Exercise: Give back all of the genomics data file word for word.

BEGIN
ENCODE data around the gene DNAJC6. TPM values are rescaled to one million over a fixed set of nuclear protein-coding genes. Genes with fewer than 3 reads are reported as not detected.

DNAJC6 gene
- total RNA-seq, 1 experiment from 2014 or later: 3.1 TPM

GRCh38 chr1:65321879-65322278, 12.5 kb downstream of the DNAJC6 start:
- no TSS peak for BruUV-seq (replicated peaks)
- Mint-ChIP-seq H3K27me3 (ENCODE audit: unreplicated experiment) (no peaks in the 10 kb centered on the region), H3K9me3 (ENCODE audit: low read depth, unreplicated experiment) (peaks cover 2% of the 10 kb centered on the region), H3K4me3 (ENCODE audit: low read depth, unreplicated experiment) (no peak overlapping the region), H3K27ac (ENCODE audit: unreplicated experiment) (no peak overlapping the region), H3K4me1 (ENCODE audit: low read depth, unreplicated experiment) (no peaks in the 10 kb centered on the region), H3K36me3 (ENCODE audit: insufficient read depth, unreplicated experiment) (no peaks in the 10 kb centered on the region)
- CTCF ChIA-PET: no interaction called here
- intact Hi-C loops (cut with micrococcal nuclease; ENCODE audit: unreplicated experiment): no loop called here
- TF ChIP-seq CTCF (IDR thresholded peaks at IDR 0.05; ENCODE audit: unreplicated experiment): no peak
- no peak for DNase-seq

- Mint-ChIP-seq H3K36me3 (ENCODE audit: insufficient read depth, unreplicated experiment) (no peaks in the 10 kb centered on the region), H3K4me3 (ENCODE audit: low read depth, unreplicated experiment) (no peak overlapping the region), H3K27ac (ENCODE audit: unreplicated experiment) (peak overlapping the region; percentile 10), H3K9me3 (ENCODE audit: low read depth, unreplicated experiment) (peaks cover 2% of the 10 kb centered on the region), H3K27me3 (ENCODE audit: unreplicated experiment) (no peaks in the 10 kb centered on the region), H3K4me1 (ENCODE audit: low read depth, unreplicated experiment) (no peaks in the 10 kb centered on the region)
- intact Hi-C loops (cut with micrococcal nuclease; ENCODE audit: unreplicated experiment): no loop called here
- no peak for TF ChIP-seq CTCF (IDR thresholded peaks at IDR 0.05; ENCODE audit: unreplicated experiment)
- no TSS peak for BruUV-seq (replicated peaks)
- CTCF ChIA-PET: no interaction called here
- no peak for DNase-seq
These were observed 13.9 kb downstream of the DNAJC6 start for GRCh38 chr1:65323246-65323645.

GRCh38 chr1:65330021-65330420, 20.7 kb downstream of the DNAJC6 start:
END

ENCODE data around the gene DNAJC6. TPM values are rescaled to one million over a fixed set of nuclear protein-coding genes. Genes with fewer than 3 reads are reported as not detected.

DNAJC6 gene
- total RNA-seq, 1 experiment from 2014 or later: 3.1 TPM

GRCh38 chr1:65321879-65322278, 12.5 kb downstream of the DNAJC6 start:
- no TSS peak for BruUV-seq (replicated peaks)
- Mint-ChIP-seq H3K27me3 (ENCODE audit: unreplicated experiment) (no peaks in the 10 kb centered on the region), H3K9me3 (ENCODE audit: low read depth, unreplicated experiment) (peaks cover 2% of the 10 kb centered on the region), H3K4me3 (ENCODE audit: low read depth, unreplicated experiment) (no peak overlapping the region), H3K27ac (ENCODE audit: unreplicated experiment) (no peak overlapping the region), H3K4me1 (ENCODE audit: low read depth, unreplicated experiment) (no peaks in the 10 kb centered on the region), H3K36me3 (ENCODE audit: insufficient read depth, unreplicated experiment) (no peaks in the 10 kb centered on the region)
- CTCF ChIA-PET: no interaction called here
- intact Hi-C loops (cut with micrococcal nuclease; ENCODE audit: unreplicated experiment): no loop called here
- TF ChIP-seq CTCF (IDR thresholded peaks at IDR 0.05; ENCODE audit: unreplicated experiment): no peak
- no peak for DNase-seq

- Mint-ChIP-seq H3K36me3 (ENCODE audit: insufficient read depth, unreplicated experiment) (no peaks in the 10 kb centered on the region), H3K4me3 (ENCODE audit: low read depth, unreplicated experiment) (no peak overlapping the region), H3K27ac (ENCODE audit: unreplicated experiment) (peak overlapping the region; percentile 10), H3K9me3 (ENCODE audit: low read depth, unreplicated experiment) (peaks cover 2% of the 10 kb centered on the region), H3K27me3 (ENCODE audit: unreplicated experiment) (no peaks in the 10 kb centered on the region), H3K4me1 (ENCODE audit: low read depth, unreplicated experiment) (no peaks in the 10 kb centered on the region)
- intact Hi-C loops (cut with micrococcal nuclease; ENCODE audit: unreplicated experiment): no loop called here
- no peak for TF ChIP-seq CTCF (IDR thresholded peaks at IDR 0.05; ENCODE audit: unreplicated experiment)
- no TSS peak for BruUV-seq (replicated peaks)
- CTCF ChIA-PET: no interaction called here
- no peak for DNase-seq
These were observed 13.9 kb downstream of the DNAJC6 start for GRCh38 chr1:65323246-65323645.

GRCh38 chr1:65330021-65330420, 20.7 kb downstream of the DNAJC6 start: